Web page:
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All or Nothing: Dwight Freeney predicted Don Barclay's nightmarish game vs. Cardinals

In the new documentary series All or Nothing, Dwight Freeney explained to his teammates how he would wreak havoc on Don Barclay ahead of the Cardinals' Week 16 tilt against the Packers.

Green Bay Packers v Arizona Cardinals Photo by Norm Hall/Getty Images

In a season with many low points, perhaps none hit the Green Bay Packers quite as hard as their 30-point drubbing at the hands of the Arizona Cardinals. That game turned out to be a disaster for several players, though none had a more demoralizing day than left tackle Don Barclay, who accounted for an astounding four sacks, four hurries and three penalties. One of his sacks even resulted in a forced fumble that the Cardinals returned for a touchdown. While other members of Green Bay's offensive line struggled as well, Barclay shouldered most of the blame for the team's shoddy performance.

Barclay's forgettable outing may reside in the past, but edge rusher Dwight Freeney shined some new light on it during the new documentary series All or Nothing: A Season with the Arizona Cardinals.

Freeney, who joined the Cardinals a month into the 2015 season, broke down Barclay's background and weaknesses for his teammates ahead of the team's Week 16 matchup with the Packers.

"If you're watching the film, I'm thinking, 'Okay look, [Barclay] was a right tackle and they moved him to left. That means he doesn't have a great set, he's probably scared to death of speed,'" Freeney said of Barclay's deficiencies. "So for me as I come around here, I'm letting him know I'm coming with speed on the outside all day. So he's going to have to come out and kick to get me. Now, I may not get the sack, guys, but I am setting him up. He doesn't even know it yet. That is the game within the game. Because then later on, I start spinning on him. I have sold outside so much, now I got him floating guys, now I can beat him on the inside."

Freeney’s forecast proved prescient, as he beat Barclay multiple times racing outside as well as spinning back inward. Freeney even burned the Packers offensive lineman for a strip-sack late in the fourth quarter, resulting in a scoop and score to add insult to injury.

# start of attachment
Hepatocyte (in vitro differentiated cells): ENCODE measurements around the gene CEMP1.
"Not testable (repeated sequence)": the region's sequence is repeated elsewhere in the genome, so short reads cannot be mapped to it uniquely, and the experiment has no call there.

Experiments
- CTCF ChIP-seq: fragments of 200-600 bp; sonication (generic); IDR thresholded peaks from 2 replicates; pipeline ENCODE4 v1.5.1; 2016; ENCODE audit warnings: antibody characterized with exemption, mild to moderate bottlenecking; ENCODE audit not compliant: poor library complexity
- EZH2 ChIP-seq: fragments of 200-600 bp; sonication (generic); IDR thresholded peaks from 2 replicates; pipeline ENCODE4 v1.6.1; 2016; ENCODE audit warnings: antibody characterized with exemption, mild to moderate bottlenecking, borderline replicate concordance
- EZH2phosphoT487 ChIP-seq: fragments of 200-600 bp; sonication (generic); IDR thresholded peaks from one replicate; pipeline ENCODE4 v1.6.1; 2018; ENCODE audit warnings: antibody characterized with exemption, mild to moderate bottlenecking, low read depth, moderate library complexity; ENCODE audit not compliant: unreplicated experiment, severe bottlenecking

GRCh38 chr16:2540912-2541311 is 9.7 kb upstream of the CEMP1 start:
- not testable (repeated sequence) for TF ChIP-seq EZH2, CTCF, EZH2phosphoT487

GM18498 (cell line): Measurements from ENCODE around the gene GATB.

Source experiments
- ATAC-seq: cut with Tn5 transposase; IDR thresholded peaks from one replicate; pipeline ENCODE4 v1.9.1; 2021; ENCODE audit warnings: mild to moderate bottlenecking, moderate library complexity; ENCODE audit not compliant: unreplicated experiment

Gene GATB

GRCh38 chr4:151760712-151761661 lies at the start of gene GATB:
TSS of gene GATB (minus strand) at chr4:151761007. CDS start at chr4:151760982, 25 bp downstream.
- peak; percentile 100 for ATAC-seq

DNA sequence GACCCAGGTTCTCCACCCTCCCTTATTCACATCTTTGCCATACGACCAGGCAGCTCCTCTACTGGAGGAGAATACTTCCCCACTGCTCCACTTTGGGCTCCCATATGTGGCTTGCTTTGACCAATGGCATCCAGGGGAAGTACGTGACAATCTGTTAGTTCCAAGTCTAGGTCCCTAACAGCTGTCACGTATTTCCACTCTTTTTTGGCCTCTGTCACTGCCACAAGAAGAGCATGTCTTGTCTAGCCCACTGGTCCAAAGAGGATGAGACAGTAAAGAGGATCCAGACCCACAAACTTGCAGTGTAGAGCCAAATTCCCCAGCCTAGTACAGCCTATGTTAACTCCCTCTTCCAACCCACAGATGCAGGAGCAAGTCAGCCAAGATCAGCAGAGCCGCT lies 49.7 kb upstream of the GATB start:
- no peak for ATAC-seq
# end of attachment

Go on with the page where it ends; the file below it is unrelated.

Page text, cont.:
Furthermore, Freeney’s diagnosis of Barclay’s speed issues certainly doesn't seem hyperbolic in retrospect. Barclay couldn't handle athletic pass rushers coming off the edge at any point last season, his first after missing an entire year to a torn ACL. After the four-sack performance against the Cardinals, Mike McCarthy benched Barclay in favor of shifting Josh Sitton over from left guard, another suboptimal option. The Packers didn't curtail the onslaught until reserve lineman JC Tretter finally earned the nod against Washington during the wild-card round.

All of which highlights the problem with a glaring hole on the depth chart. While teams can cover up some weaknesses with scheme, colossal deficiencies such as Barclay's play provide an overwhelming advantage to opponents. Not only did the Cardinals expose Barclay on Sunday, but their advance knowledge of his shortcomings also allowed them to build a more effective game plan during the week.

Put another way, victory is difficult enough to attain with a full deck. It becomes a herculean task to win effectively playing 10 on 11.

Jason B. Hirschhorn is a member of the Pro Football Writers of America and covers the NFL for Sports on Earth and SB Nation. He also serves as the senior writer and editor for Acme Packing Company, a Green Bay Packers blog.